This process will prevent uncertified software from booting. This may have benefits although I can't see them.
You have a new security mechanism to control what can and what can not boot from your hardware. A security feature. You don't feel like you need it until it's too late. But I digress.
I have read a thread on Linux mailing list where a Red hat employee asks Linus Torvalds to pull a changeset which implements facility to parse PE binaries and take a complex set of actions to let kernel boot in Secure Boot mode (as far as I can understand).
Drivers, like your GPU firmware, have to be signed in line with Secure Boot, otherwise it can be yet another rootkit. The status quo is that those drivers are signed in PE format. The kernel can boot without those anyway, but hardware won't work. Parsing PE format in kernel is just a technically simpler choice for this than asking every hardware vendor to sign their blobs for each distro, or setting up a userspace framework to do this. Linus decides not to suck Microsoft's dick. That's not a technical argument.
What benefits will I gain with UEFI and Secure Boot, as a home user?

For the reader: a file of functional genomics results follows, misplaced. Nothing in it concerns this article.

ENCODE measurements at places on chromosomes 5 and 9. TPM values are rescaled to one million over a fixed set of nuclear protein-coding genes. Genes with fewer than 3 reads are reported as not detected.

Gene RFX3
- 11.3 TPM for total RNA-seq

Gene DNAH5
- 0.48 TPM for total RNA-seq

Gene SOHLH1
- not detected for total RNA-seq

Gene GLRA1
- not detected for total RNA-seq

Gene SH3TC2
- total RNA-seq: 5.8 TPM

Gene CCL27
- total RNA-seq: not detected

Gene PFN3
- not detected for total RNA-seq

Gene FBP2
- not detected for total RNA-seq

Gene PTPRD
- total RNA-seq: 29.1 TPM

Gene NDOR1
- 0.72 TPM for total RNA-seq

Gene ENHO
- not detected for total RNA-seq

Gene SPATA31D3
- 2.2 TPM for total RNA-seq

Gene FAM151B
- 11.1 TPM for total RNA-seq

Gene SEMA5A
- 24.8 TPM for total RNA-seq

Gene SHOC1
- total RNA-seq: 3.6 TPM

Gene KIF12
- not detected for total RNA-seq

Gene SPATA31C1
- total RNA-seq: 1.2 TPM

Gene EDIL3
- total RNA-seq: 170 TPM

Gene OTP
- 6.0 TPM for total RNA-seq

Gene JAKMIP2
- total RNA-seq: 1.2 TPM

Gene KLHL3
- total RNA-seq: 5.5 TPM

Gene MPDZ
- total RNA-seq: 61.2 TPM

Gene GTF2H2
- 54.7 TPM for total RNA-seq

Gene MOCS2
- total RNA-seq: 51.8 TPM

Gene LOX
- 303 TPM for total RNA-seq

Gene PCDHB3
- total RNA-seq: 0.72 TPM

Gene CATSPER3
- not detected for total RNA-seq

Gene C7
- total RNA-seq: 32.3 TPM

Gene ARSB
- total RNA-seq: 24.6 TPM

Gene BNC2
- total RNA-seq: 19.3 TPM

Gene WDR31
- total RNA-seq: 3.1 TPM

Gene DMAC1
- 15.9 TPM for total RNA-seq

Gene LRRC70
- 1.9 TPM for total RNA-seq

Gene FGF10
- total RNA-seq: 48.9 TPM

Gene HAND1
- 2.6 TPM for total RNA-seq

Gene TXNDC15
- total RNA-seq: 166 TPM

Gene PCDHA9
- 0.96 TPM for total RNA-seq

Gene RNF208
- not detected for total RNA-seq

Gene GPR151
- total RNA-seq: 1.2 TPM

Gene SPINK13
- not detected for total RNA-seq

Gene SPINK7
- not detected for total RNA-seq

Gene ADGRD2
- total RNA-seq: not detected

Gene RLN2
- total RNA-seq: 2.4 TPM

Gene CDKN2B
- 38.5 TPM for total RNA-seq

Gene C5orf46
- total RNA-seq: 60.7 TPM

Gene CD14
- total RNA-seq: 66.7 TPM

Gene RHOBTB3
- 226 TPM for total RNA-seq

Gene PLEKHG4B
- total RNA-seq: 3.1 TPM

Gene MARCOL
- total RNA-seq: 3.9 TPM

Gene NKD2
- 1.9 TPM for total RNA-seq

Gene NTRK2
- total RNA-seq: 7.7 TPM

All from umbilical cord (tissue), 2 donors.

The most visible feature is UEFI fast boot. I've got my hands on several Windows 8 logo desktops and they boot so fast that I often miss to pop up the boot menu. Intel and OEMs have got quite some engineering on this.
If you're the type of linux users who hate bloatedness and code duplication with a passion, you may also want to manage multiboot at firmware level and get rid of bootloaders altogether. UEFI provides a boot manager with which you can boot directly into kernel or choose to boot other OS' with firmware menu. Though it may need some tinkering.
Also, fancier graphics during boot time and in firmware menu. Better security during boot (Secure Boot). Other features (IPv4/6 netboot, 2TB+ boot devices, etc.) are mostly intended for enterprise users.
Anyway, as Linus said, BIOS/UEFI is supposed to "just load the OS and get the hell out of there", and UEFI certainly appears so for home users with fast boot. It certainly does more stuff than BIOS under the hood but if we're talking about home users, they won't care about that.
How is this signing done?
Theoretically, a binary is encrypted with a private key to produce a signature. Then the signature can be verified with the public key to prove the binary is signed by the owner of the private key, then the binary verified. See more on Wikipedia.
Technically, only the hash of the binary is signed, and the signature is embedded in the binary with PE format and additional format twiddling.
Procedurally, the public key is stored in your firmware by your OEM, and it's from Microsoft. You have two choices:
- Generate your own key pair and manage them securely, install your own public key to the firmware, and sign the binary with your own private key (sbsign from Ubuntu, or pesign from Fedora), or
- Send your binary to Microsoft and let them sign it.
Who can obtain signatures/certificates? Is it paid? Can it be public? (It should be available in the source code of Linux, doesn't it?)